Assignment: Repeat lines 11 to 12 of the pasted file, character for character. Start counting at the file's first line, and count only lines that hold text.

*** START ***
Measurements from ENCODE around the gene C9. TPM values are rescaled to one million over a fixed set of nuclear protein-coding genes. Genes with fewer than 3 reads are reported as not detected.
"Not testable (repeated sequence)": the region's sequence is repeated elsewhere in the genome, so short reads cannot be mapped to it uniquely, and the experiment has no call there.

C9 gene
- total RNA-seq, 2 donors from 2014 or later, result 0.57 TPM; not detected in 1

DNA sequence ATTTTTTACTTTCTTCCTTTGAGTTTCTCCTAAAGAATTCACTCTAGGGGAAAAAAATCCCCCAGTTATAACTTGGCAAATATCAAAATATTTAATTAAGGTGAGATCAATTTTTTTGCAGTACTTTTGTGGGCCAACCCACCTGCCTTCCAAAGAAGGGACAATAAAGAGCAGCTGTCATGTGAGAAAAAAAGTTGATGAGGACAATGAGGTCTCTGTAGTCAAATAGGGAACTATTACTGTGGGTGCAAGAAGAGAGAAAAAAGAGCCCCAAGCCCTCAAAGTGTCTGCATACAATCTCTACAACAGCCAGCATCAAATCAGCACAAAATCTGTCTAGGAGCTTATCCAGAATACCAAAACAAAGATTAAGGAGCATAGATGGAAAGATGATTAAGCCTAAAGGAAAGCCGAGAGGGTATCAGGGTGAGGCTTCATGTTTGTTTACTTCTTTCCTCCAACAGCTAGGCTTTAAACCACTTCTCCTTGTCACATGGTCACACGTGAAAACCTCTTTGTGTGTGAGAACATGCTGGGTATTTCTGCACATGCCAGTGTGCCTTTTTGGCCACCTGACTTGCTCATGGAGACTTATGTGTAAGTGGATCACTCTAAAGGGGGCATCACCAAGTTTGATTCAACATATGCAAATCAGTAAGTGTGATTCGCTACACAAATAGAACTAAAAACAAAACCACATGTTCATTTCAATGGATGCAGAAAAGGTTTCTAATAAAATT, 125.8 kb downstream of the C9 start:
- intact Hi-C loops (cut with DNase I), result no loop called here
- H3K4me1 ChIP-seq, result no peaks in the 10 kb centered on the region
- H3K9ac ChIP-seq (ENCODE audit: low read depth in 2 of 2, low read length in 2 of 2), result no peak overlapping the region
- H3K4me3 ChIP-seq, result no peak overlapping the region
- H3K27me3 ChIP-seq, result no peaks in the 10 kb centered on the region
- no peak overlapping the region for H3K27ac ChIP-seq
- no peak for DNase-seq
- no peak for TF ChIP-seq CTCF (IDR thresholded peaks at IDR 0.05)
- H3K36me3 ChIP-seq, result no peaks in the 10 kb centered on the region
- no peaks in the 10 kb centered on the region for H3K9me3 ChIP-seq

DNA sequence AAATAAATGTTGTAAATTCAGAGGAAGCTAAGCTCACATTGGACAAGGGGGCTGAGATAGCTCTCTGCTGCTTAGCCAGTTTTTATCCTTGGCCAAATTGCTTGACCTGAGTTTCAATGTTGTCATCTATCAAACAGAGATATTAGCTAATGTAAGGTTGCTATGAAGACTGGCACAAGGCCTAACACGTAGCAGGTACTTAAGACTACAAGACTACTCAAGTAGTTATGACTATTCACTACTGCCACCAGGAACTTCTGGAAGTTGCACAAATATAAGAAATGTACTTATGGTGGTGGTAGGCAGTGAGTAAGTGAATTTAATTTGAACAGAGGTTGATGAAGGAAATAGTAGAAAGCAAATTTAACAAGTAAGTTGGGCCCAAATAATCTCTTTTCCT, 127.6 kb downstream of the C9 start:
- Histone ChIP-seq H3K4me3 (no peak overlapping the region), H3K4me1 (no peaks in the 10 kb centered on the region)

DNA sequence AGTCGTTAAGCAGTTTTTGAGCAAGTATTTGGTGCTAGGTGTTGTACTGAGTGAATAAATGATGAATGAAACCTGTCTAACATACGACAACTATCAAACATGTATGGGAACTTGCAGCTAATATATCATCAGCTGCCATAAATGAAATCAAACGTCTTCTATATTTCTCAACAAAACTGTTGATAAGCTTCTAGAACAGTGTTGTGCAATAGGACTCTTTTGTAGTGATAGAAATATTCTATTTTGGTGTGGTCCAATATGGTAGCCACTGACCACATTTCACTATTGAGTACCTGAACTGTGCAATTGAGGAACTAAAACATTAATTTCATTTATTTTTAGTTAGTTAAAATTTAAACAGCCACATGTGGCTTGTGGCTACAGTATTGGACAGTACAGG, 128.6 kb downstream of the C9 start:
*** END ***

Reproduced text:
- no peak overlapping the region for H3K27ac ChIP-seq
- no peak for DNase-seq